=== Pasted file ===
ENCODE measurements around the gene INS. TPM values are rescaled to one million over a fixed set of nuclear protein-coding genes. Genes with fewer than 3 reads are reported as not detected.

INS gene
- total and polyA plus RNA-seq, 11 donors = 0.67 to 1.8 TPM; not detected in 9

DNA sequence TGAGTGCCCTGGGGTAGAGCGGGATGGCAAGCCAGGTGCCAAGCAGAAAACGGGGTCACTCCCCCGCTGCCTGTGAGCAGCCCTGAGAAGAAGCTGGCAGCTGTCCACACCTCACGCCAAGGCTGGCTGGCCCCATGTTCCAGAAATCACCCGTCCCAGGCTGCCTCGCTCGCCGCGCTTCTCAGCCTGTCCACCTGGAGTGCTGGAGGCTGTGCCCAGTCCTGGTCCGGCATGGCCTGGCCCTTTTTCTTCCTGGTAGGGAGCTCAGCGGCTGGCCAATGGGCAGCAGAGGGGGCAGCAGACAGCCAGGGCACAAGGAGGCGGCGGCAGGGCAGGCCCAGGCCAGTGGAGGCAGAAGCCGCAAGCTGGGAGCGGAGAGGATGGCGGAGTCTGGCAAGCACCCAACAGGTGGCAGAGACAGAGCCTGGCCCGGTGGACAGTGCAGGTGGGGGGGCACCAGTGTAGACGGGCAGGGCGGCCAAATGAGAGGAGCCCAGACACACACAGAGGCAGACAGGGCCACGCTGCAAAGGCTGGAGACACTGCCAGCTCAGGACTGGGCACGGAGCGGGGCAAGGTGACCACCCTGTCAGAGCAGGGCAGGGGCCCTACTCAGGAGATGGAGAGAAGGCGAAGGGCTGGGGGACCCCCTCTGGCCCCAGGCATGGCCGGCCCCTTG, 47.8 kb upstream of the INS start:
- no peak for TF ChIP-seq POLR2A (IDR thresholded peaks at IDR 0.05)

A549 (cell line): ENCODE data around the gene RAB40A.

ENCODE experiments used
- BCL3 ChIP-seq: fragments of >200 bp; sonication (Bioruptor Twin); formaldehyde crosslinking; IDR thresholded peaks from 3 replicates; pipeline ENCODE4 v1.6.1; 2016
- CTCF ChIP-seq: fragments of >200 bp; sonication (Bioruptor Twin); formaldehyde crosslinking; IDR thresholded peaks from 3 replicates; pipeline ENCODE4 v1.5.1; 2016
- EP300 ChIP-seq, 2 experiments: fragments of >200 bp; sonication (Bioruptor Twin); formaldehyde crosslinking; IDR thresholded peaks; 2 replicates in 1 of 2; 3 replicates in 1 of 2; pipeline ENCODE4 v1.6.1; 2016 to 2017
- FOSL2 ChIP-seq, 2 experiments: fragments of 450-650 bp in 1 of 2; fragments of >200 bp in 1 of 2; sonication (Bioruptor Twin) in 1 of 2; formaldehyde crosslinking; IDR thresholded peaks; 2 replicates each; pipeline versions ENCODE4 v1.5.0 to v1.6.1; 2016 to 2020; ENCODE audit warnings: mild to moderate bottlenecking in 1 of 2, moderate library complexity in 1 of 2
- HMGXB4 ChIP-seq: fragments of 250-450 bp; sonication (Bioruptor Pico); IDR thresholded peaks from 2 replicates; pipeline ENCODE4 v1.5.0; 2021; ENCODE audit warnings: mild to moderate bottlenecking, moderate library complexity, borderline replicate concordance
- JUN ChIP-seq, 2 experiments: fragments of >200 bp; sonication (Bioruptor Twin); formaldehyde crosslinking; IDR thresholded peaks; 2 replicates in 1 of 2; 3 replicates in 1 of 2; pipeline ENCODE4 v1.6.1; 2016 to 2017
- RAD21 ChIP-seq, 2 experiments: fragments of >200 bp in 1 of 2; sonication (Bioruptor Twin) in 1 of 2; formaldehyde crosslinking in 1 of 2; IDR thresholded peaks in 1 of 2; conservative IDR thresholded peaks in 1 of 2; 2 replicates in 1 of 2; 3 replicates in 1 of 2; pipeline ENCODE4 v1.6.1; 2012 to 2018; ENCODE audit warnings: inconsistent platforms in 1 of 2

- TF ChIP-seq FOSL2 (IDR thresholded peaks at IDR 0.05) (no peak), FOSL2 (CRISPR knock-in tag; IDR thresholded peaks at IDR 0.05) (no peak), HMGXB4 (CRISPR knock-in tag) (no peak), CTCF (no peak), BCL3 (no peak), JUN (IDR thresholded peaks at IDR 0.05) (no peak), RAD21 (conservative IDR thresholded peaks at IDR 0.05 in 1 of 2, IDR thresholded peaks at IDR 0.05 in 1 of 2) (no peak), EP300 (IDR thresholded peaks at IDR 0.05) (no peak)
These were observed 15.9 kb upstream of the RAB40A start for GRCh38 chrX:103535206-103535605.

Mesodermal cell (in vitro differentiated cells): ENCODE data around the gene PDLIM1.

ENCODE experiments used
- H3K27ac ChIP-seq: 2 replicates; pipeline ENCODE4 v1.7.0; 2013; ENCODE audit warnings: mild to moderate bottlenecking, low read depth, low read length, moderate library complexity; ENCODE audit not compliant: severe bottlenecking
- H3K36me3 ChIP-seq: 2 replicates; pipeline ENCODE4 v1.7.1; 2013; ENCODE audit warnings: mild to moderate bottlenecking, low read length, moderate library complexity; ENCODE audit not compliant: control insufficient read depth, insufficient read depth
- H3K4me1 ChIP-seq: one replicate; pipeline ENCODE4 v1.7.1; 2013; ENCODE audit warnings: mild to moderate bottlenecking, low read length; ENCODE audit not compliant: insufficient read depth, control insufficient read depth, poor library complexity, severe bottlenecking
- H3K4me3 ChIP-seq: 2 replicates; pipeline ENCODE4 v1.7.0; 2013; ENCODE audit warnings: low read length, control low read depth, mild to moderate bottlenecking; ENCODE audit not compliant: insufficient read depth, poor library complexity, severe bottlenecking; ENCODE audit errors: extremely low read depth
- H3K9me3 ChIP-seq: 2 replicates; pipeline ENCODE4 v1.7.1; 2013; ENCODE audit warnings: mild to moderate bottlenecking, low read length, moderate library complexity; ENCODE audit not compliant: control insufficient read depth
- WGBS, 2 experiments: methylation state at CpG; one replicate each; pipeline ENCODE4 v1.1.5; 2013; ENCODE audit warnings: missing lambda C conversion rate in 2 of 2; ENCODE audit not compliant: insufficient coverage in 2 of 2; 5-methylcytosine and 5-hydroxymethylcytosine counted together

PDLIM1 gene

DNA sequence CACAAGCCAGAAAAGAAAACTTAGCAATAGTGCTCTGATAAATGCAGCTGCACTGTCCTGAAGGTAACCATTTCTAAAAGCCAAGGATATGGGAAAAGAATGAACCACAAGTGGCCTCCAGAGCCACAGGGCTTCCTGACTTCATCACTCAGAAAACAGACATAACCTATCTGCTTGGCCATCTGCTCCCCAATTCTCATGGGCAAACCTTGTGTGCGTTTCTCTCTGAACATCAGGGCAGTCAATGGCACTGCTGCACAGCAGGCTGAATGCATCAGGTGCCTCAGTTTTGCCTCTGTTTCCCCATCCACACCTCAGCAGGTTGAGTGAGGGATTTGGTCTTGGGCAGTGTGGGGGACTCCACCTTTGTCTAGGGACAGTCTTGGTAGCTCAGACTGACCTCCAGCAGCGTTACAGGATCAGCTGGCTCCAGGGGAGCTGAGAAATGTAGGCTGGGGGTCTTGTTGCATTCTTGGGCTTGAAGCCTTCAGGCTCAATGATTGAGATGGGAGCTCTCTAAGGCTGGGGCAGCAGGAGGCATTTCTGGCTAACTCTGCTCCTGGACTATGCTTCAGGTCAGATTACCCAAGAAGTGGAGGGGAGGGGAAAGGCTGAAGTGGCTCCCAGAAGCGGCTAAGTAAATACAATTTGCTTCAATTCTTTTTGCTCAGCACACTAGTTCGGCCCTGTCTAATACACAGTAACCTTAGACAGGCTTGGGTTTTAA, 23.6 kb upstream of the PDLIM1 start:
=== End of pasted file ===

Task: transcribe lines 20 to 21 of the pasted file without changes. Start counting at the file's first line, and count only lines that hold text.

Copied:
- H3K36me3 ChIP-seq: 2 replicates; pipeline ENCODE4 v1.7.1; 2013; ENCODE audit warnings: mild to moderate bottlenecking, low read length, moderate library complexity; ENCODE audit not compliant: control insufficient read depth, insufficient read depth
- H3K4me1 ChIP-seq: one replicate; pipeline ENCODE4 v1.7.1; 2013; ENCODE audit warnings: mild to moderate bottlenecking, low read length; ENCODE audit not compliant: insufficient read depth, control insufficient read depth, poor library complexity, severe bottlenecking